In the press release, IRS Commissioner Mark W. Everson was quoted as follows, “The vast majority of states use private firms to help collect delinquent taxes. The new authority that Congress gave to the federal government allows us to use private firms as well. We have carefully considered all of the concerns expressed about this project, which involves work traditionally done by the government. As a result, we are putting tough safeguards in place to protect taxpayer rights and privacy. We will be closely monitoring contractor performance to make sure they’re following the law as well as our own internal standards.”

The IRS cited the 2004 American Jobs Creation Act as authority to hire private firms to collect federal tax debts. This particular portion of the law was carefully crafted and includes several limitations to ensure the private firms will be subject to the same stringent taxpayer protection and privacy rules that IRS employees work under. In addition, private firms cannot subcontract the work. The IRS expects to assign uncollected liabilities to the firms beginning this summer.

The IRS has also developed its own guidelines for the private firms, including background checks on all private firm personnel associated with the project as well as a mandatory, IRS-directed training program for company personnel.

Private firms will not be authorized to take enforcement actions such as liens, levies or seizures. In addition, private firms will not be authorized to work on technical issues such as offers in compromise, bankruptcies, hardship issues or litigation. Rather, the IRS will assign to the private firms cases in which the taxpayer has not disputed the liability. The private firms will contact taxpayers to make payment arrangements. “Redirecting relatively simple cases to private firms will permit the IRS to focus its existing collection and enforcement personnel on more complex tax issues,” Everson said.

Analysis: Issues to consider:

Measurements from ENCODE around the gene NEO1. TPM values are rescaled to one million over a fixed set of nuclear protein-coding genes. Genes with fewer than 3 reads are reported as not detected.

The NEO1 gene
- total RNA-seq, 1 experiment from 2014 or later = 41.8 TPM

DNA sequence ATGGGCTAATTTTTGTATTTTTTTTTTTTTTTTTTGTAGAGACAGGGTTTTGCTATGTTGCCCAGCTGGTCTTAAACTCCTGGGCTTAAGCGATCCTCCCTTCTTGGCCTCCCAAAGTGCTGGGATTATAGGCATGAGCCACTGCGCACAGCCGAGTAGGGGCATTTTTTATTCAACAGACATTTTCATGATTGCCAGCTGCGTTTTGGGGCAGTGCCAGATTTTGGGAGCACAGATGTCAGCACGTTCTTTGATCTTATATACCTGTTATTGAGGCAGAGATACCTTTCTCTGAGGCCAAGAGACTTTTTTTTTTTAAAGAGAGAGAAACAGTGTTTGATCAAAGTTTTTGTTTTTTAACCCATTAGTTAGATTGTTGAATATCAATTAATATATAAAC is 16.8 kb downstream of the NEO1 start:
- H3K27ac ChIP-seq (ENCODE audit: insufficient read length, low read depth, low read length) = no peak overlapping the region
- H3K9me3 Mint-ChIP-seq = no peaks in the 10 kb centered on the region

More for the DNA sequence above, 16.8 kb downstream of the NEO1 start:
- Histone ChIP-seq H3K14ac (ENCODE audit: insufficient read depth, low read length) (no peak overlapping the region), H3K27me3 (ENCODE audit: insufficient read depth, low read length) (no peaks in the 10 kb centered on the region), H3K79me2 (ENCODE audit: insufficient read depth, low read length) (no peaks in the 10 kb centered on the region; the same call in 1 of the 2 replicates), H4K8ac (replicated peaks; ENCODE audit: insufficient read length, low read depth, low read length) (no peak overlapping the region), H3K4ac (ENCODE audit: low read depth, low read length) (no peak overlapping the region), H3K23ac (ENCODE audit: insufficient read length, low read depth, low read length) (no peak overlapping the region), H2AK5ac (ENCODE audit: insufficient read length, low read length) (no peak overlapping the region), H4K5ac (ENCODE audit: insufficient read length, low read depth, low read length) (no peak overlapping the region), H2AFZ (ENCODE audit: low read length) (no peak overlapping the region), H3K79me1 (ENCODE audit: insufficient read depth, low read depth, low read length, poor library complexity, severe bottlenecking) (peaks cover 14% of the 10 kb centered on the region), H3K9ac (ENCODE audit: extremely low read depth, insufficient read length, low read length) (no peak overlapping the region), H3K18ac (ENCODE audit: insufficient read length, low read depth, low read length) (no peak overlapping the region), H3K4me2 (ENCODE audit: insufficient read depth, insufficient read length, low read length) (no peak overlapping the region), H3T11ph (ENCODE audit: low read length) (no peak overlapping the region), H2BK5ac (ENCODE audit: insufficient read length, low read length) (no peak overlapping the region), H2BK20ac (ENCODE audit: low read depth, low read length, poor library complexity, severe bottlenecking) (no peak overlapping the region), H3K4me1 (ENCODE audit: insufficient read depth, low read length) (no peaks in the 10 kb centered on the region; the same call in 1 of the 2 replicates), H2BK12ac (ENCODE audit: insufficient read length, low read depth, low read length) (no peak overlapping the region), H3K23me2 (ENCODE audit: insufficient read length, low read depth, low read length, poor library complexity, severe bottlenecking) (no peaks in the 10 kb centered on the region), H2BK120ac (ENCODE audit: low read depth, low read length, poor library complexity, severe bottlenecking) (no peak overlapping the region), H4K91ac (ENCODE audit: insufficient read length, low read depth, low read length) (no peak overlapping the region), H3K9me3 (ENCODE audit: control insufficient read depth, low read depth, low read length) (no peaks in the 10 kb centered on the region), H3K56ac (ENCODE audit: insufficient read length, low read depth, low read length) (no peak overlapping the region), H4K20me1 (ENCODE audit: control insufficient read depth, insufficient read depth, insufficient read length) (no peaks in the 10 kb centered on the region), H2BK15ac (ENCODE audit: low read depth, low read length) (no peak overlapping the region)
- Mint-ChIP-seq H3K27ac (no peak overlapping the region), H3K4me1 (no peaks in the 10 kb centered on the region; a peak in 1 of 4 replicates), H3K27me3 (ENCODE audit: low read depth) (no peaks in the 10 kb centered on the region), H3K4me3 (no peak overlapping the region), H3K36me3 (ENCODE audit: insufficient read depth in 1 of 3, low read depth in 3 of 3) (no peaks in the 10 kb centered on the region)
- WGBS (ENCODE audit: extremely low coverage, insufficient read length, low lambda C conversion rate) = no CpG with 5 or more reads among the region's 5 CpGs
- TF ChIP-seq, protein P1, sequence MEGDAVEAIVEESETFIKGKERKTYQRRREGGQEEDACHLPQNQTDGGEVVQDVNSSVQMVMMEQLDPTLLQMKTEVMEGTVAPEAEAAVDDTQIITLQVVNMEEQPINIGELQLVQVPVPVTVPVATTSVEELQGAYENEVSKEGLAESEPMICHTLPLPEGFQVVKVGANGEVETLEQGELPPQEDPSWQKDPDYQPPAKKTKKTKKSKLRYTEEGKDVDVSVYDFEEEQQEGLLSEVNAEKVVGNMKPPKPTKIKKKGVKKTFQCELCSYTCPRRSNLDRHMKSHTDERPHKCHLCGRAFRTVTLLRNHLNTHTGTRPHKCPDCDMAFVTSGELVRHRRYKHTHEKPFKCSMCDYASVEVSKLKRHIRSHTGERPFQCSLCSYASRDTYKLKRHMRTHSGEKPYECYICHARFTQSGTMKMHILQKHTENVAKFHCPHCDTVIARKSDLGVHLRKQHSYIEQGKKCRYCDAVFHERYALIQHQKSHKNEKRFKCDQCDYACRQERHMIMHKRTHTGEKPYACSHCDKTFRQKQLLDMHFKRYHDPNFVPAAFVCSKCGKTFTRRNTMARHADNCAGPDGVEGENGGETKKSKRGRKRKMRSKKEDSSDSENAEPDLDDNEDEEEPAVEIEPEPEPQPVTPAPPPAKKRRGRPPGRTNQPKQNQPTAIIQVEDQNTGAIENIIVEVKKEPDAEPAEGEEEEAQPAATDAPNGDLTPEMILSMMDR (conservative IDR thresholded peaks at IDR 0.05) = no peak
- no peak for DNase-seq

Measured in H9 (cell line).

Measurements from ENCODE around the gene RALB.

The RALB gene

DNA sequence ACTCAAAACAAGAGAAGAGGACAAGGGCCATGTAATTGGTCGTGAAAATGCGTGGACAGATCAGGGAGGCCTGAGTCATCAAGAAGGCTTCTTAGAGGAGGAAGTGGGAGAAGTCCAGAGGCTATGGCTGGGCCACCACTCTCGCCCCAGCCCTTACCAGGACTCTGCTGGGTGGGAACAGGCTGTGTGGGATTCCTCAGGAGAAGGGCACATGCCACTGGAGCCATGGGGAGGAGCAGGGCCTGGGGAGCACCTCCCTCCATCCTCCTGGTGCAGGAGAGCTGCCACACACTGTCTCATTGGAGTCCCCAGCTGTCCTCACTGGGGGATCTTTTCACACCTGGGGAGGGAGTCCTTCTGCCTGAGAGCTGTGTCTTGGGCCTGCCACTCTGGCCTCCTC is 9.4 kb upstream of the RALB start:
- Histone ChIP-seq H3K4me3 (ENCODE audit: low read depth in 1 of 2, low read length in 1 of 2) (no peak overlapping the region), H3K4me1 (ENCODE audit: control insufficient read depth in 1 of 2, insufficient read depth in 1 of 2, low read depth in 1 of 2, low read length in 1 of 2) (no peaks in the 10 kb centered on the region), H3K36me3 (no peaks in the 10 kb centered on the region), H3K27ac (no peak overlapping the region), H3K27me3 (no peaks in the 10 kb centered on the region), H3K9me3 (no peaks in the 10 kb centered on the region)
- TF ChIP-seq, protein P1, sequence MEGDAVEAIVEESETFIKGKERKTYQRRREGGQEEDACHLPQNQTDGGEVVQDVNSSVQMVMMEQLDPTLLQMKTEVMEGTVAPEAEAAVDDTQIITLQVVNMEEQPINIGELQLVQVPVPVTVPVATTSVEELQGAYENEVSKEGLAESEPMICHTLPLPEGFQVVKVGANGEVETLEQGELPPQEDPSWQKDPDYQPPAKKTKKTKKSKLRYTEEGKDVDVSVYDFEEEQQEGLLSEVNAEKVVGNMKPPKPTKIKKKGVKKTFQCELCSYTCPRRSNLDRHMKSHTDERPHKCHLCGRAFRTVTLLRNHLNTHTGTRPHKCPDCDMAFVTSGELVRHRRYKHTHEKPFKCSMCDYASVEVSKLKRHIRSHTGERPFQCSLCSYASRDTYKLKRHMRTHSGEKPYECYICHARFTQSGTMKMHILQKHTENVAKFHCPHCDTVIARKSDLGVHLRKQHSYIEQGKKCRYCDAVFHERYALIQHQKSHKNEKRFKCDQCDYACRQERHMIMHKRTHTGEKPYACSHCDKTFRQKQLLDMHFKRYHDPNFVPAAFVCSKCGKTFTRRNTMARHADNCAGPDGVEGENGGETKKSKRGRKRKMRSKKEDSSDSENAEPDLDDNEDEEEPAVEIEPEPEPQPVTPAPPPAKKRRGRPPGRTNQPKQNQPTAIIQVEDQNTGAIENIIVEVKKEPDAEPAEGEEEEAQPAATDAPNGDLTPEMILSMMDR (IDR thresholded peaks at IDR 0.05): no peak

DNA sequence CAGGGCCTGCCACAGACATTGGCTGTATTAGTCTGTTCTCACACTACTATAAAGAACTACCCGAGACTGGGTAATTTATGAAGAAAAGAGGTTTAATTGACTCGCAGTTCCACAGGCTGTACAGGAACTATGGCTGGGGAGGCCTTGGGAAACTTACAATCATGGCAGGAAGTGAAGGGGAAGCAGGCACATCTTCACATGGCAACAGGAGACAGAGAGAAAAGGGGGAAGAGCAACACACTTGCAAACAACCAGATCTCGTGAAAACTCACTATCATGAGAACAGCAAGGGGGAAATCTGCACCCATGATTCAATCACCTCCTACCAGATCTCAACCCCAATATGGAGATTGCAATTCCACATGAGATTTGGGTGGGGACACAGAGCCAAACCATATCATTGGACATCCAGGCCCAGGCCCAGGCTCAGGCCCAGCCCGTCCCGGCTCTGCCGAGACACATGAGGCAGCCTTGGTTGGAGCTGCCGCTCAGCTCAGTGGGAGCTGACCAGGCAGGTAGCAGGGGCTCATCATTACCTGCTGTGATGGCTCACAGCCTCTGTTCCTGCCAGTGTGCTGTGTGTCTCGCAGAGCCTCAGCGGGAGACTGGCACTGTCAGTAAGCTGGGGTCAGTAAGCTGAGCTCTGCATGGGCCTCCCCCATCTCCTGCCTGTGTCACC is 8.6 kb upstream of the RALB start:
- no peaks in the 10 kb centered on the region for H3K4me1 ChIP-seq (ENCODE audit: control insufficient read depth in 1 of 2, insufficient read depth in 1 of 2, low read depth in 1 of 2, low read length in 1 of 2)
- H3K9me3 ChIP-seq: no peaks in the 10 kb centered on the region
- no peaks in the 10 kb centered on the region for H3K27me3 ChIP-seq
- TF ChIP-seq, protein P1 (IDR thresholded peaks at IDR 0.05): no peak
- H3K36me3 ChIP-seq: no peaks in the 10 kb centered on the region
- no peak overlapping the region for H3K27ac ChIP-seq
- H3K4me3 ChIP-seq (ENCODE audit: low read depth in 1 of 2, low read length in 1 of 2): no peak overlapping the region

1). Who takes responsibility for a jurisdictional dispute? I can envision a taxpayer being bounced back and forth like a pingpong ball between the IRS and a contractor.

2). Spreading personal and sensitive taxpayer information beyond the IRS to a private contractor increases the risk of compromise and unauthorized disclosure. A cardinal COMSEC principle is to restrict confidential information only to those who need it.

3). Awarding a contractor a "bounty" of up to 24% stirs mixed emotions. On the one hand, everyone deserves to be compensated fairly for their work. On the other hand, this creates an incentive for abuse. Several years ago, we Alaskans chased photo radar out of Anchorage in part because the Arizona-based contractor took, if my memory serves me well, 70% of the resultant traffic fines as a "bounty".

4). The contractor guidelines developed by the IRS look stringent on paper, but how do we know they'll be enforced? The IRS itself has been an abusive agency in the past.

5). How can the IRS get away with implementing this in the face of Congressional opposition? If Congress refuses to allocate the funds, where will the IRS get the money? By ratcheting up collection efforts further? This is also ripe for abuse.

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  1. Just a quick hello from the Catskill Mountains of New York!

    Lookin' GOOD! Keep up the good wotk!


  2. More aggravating news....

    I may be in Anchorage soon to do some shopping. Want to have a beer? Is there any place where I can still smoke? Grrrr....

  3. Yankee Jim - Thanks for stopping by! Saw your latest over at THVF - the Kingston mayor's got his head up where it doesn't belong.

  4. Jack - Sounds good. The new smoking ban doesn't go into effect until next July, so the places that permit it don't have to shut it down right away.

  5. Anchorage Activist,

    I'm in Anchorage right now. If you want to get a beer, leave me a comment on my blog with a way to get ahold of you (I'll delete it).

  6. Anchorage Activist,

    I'm not in Anchorage anymore. I'll try to give more notice next time.